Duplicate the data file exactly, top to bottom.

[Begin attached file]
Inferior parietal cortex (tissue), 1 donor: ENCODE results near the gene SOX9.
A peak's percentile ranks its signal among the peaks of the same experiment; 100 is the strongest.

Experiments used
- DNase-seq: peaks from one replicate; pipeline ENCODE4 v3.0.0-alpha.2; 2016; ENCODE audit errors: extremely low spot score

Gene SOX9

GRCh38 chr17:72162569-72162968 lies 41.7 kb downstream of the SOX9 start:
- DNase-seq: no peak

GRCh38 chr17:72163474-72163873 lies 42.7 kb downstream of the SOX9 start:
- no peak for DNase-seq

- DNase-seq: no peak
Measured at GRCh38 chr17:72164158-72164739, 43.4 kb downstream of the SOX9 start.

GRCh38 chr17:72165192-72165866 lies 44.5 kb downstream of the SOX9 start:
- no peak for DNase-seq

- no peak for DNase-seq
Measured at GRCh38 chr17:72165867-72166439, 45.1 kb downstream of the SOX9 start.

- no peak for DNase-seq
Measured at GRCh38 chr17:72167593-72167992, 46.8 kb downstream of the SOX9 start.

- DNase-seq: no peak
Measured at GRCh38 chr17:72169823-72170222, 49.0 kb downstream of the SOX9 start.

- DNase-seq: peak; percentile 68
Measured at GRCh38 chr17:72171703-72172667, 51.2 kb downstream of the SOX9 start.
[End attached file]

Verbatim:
Inferior parietal cortex (tissue), 1 donor: ENCODE results near the gene SOX9.
A peak's percentile ranks its signal among the peaks of the same experiment; 100 is the strongest.

Experiments used
- DNase-seq: peaks from one replicate; pipeline ENCODE4 v3.0.0-alpha.2; 2016; ENCODE audit errors: extremely low spot score

Gene SOX9

GRCh38 chr17:72162569-72162968 lies 41.7 kb downstream of the SOX9 start:
- DNase-seq: no peak

GRCh38 chr17:72163474-72163873 lies 42.7 kb downstream of the SOX9 start:
- no peak for DNase-seq

- DNase-seq: no peak
Measured at GRCh38 chr17:72164158-72164739, 43.4 kb downstream of the SOX9 start.

GRCh38 chr17:72165192-72165866 lies 44.5 kb downstream of the SOX9 start:
- no peak for DNase-seq

- no peak for DNase-seq
Measured at GRCh38 chr17:72165867-72166439, 45.1 kb downstream of the SOX9 start.

- no peak for DNase-seq
Measured at GRCh38 chr17:72167593-72167992, 46.8 kb downstream of the SOX9 start.

- DNase-seq: no peak
Measured at GRCh38 chr17:72169823-72170222, 49.0 kb downstream of the SOX9 start.

- DNase-seq: peak; percentile 68
Measured at GRCh38 chr17:72171703-72172667, 51.2 kb downstream of the SOX9 start.